By Christian Szpilfogel
The proliferation of digital devices and always-on networks have entirely transformed how many of us approach and interact with nearly everything in our lives—how we arrange transportation (Uber), how we answer random questions (Google and Siri), and how we communicate with one another (emojis and messaging apps). Why would we not expect to interact with all organizations this way? It’s fast, convenient, and natural for many of us. Isn’t this what we expect from our favorite brands? For example, Amazon’s 1-Click® checkout process is arguably a key reason it’s one of the world’s ten largest retailers. But few organizations offer seamless communications within their digital touchpoints.
Knowing your customer has always been important to business success. Given these newly heightened expectations resulting from digital advancements and trends, understanding how your customer wants to interact with your brand is more important than ever. Gartner, Inc., an information technology research company, predicts the competition for customers will be dominated by customer experience by the end of the decade. Will your organization lead the way in connecting its specific customers’ preferences to communications strategies or follow its rival?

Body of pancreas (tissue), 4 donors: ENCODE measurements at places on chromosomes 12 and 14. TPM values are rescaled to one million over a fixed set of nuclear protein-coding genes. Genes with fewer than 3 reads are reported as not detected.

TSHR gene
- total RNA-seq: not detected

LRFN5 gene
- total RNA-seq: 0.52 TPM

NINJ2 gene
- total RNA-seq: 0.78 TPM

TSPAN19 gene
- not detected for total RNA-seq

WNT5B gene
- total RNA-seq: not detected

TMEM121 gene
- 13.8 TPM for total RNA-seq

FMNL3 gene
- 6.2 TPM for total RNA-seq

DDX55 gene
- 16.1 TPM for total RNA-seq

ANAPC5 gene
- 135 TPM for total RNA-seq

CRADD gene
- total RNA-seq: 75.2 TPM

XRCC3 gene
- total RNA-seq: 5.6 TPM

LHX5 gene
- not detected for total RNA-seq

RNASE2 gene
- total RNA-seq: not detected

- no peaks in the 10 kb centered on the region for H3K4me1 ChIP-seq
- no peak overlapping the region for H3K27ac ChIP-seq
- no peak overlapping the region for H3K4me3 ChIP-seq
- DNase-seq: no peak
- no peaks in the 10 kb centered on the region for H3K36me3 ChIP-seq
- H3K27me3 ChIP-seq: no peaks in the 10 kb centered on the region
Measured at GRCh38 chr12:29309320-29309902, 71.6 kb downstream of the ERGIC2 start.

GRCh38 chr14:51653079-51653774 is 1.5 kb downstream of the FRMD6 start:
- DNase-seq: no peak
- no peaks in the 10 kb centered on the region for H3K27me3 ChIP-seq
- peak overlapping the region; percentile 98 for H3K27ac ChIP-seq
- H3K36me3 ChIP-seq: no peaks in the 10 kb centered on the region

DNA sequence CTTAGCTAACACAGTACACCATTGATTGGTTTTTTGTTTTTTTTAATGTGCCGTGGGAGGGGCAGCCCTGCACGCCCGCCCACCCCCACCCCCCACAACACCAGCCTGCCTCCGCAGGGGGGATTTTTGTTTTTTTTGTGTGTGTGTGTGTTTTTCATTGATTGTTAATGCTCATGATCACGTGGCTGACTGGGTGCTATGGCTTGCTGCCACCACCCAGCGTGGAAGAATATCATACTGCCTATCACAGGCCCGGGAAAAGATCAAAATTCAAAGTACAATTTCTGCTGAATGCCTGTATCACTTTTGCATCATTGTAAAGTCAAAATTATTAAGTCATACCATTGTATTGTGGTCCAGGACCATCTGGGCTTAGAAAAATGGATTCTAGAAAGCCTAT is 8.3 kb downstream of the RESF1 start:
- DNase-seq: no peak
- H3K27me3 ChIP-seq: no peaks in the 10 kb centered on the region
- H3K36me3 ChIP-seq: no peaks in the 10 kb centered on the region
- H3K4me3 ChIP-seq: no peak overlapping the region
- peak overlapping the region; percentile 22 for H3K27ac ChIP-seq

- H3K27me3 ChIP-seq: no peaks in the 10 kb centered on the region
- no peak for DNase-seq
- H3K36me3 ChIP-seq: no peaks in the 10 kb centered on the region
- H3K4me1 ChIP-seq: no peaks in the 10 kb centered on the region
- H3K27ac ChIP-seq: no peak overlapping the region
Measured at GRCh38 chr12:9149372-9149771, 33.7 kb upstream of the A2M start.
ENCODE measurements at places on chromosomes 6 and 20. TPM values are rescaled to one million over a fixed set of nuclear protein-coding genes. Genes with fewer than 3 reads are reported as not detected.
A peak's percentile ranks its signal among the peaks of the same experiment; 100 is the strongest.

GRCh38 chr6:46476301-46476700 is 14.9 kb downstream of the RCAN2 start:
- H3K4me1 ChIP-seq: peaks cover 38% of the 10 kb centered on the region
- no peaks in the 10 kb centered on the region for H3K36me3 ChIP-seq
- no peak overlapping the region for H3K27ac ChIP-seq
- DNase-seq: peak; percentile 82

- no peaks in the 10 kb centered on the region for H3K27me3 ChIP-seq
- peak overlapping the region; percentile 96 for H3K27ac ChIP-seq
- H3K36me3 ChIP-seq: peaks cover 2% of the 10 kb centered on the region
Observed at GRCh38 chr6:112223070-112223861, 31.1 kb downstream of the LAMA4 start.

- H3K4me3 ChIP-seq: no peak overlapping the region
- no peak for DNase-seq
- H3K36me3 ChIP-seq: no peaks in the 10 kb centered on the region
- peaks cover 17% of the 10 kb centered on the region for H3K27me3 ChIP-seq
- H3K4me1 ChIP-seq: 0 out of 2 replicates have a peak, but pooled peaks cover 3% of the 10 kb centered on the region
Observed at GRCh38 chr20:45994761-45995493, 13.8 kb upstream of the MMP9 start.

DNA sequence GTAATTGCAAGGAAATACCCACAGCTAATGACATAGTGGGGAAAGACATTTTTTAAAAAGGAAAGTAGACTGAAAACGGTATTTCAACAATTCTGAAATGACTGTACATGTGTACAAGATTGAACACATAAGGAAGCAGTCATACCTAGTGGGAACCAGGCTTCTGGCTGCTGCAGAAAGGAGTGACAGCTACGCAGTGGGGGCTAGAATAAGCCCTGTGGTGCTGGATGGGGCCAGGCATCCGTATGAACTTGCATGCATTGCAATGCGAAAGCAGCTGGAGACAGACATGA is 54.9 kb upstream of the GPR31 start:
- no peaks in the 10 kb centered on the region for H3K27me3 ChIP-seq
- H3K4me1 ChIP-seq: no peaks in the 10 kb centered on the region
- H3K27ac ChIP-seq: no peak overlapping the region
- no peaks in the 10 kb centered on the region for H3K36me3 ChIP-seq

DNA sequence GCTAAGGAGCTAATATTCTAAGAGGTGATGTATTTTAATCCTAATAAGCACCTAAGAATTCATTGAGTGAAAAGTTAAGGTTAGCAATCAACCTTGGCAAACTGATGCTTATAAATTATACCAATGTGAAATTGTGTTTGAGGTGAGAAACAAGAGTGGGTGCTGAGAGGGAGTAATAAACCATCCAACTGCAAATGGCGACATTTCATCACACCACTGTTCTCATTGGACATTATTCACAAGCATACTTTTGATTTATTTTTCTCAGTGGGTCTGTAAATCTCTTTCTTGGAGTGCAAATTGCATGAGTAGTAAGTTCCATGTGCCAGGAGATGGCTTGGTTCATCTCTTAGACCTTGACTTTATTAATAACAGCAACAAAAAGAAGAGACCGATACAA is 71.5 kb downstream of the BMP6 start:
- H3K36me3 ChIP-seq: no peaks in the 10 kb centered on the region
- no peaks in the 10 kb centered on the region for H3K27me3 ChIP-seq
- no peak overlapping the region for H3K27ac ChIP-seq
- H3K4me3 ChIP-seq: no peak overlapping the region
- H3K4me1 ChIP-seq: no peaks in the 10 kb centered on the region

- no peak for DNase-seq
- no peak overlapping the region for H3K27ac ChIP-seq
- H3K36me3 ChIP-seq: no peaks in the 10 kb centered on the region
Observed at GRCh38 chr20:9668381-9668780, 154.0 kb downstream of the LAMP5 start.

Who Is Today’s Customer? Identifying your customers and their preferences is a fundamental first step in developing your strategy. Making this complex, today’s consumers span a number of generations—ranging from the post-war era to trendy teens and “tweens”—each preferring a different way to communicate with each other and with businesses. And because many or even all of them are your customers, it is important to identify and overcome the challenges you’ll face personalizing interactions with members of each generation.